5. Add the tomatillo purée to the chicken broth, taste for seasoning (note the sauce should be tangy, almost sour, so add another squeeze of lime if necessary), and bring to a simmer. Cover and let the mixture simmer for about 20 minutes.
  6. Cut the tortillas into quarters. If your tortillas are fresh, dry them out in the oven or toaster oven. If they’re stale and dried out, add them right to the pot. Stir the mixture and let simmer for another 10 minutes. The tortillas will cause the sauce to thicken.
  7. Uncover and stir in the queso fresco or sprinkle with the monterrey jack. Cover the pot again, allowing the cheese to melt. Uncover, sprinkle with cotija and cilantro, and serve.
  8. Note: The chilaquiles are just as good — maybe better — the next day. A fried egg on top wouldn’t hurt either!

from Food 52

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A Westervin Wedding, Blog News

Put a Ring on It, Part 2

handmade wedding ring set

You may recall that way back in September we celebrated our second anniversary. However, we forgot to tell you about our rings! Each year we get a new set of rings to celebrate the ever changing married life we lead…and for fun. If you haven’t been following along, be sure to check out our original rings as well as our first anniversary rings.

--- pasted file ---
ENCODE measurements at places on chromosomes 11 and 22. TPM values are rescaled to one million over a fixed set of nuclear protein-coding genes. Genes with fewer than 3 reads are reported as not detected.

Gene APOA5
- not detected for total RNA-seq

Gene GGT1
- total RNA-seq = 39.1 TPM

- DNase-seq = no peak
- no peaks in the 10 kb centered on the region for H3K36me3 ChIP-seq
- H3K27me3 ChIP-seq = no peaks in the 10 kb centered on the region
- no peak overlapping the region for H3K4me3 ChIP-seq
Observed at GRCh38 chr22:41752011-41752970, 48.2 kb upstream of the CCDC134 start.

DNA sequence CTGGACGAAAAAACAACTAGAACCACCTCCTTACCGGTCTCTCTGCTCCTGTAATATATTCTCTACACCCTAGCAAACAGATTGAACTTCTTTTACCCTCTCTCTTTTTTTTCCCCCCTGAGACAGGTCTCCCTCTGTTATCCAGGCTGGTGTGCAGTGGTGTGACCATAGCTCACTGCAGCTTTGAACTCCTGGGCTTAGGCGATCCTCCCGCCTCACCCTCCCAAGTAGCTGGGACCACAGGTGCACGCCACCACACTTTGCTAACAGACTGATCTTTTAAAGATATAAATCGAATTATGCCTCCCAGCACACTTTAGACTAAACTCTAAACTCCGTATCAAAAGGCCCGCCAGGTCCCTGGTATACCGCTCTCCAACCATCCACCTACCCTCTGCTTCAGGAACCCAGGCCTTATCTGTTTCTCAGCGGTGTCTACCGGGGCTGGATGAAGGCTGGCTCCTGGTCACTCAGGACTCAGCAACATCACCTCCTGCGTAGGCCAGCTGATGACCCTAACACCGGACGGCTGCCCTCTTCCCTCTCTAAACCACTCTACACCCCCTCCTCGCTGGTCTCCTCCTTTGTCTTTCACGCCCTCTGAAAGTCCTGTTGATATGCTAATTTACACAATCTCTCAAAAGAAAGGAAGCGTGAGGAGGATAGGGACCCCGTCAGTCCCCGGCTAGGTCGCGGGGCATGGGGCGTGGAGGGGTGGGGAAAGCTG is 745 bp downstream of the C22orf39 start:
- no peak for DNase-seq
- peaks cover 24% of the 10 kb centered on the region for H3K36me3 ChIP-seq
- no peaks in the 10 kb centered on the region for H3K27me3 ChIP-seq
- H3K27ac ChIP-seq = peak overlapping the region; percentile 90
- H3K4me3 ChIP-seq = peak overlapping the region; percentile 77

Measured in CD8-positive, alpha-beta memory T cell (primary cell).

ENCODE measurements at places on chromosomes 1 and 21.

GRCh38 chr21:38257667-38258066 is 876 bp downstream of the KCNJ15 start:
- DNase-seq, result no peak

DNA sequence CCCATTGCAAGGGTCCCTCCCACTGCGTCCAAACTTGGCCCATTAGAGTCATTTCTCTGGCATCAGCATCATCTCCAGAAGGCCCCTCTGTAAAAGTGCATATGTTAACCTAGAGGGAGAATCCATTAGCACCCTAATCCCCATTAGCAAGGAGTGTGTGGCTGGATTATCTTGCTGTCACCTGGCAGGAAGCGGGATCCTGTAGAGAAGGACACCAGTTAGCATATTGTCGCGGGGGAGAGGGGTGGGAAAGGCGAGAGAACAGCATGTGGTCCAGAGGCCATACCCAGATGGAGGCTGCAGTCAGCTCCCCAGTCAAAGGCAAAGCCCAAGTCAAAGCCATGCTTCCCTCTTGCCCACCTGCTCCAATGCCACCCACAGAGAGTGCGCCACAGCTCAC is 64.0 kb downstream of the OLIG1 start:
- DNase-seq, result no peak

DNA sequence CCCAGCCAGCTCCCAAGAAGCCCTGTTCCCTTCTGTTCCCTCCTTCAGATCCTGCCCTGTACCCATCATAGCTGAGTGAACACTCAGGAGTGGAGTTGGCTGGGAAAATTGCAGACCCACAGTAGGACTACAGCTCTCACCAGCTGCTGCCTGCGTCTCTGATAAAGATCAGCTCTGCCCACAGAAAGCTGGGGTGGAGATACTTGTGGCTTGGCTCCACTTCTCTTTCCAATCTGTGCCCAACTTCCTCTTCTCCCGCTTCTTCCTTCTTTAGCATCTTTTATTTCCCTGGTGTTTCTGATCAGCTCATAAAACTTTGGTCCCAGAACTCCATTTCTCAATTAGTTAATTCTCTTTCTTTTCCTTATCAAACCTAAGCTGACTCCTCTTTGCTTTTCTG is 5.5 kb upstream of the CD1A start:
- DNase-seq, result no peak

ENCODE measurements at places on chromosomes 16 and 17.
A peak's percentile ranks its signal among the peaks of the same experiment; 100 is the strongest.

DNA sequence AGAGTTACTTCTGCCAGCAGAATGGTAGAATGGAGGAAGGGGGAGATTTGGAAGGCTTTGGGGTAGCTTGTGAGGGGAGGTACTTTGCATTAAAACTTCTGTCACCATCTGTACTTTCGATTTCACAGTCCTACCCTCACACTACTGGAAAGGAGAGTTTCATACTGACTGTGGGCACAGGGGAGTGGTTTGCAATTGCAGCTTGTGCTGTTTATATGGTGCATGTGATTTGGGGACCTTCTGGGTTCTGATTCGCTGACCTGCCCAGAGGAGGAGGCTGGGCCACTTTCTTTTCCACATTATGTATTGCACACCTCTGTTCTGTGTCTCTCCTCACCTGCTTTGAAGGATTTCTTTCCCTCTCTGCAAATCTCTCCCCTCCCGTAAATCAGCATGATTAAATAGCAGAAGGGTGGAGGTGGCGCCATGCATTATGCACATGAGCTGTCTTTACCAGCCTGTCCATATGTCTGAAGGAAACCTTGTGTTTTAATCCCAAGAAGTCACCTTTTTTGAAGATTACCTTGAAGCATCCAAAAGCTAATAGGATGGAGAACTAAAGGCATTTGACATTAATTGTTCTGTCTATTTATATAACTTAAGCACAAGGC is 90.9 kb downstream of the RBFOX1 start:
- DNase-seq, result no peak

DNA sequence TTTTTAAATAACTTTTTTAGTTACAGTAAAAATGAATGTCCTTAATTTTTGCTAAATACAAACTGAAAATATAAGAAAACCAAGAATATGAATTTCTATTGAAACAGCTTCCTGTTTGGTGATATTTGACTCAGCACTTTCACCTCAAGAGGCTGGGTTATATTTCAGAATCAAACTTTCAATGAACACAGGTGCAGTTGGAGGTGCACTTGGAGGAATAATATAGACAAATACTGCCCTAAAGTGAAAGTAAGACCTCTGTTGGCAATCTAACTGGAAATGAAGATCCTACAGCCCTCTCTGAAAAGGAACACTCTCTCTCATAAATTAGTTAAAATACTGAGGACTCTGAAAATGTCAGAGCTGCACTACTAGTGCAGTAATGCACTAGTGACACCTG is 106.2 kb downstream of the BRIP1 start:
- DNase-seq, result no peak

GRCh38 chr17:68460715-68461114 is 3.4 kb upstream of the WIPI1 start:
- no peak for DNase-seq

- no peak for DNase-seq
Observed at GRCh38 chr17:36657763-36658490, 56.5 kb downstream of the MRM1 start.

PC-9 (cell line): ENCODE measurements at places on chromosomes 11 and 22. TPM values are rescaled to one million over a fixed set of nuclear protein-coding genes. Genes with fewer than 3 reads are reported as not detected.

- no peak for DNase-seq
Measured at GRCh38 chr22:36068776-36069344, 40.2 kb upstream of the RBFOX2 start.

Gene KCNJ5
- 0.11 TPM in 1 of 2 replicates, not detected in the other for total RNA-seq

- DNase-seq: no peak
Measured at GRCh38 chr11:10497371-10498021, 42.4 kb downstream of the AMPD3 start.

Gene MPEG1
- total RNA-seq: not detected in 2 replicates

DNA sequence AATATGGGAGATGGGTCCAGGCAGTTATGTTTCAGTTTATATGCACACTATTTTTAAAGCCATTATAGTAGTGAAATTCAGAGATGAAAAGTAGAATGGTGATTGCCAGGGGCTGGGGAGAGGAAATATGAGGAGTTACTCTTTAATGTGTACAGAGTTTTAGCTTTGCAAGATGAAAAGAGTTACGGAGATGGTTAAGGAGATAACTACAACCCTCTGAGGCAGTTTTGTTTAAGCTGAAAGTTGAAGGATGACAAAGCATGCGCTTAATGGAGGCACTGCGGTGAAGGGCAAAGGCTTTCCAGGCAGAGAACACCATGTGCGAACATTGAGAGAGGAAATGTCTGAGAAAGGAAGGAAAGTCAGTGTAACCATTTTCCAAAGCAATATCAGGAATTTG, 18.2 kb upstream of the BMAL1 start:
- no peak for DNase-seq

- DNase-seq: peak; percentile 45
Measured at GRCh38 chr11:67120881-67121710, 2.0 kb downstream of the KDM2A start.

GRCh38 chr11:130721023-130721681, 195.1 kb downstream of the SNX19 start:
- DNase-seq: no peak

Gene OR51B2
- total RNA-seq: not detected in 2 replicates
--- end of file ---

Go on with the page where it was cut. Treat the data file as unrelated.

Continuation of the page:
oxidized silver wedding rings

For our second anniversary Sarah picked out three different rings that go together as a set, two of which are oxidized silver. I have a simple oxidized silver ring that goes along with hers. It’s one big happy ring family!

set of handmade silver wedding bands

Clockwise from Top Left: {Epherielle } { Patrick Irla Jewelry }  { Lady Faye Jewelry }  { ANDYSHOUSE }

 

Swig & Swill

The Coconaut

Westervin: The Coconaut

 

Sometimes, when winter feels relentless, you just need a tropical drink. Here’s our current favorite tiki cocktail. It’s really easy to make as long as you have a blender.

The Coconaut

8oz Coconut Cream

7oz Jamaican rum (we used Appleton)

2oz of fresh lime juice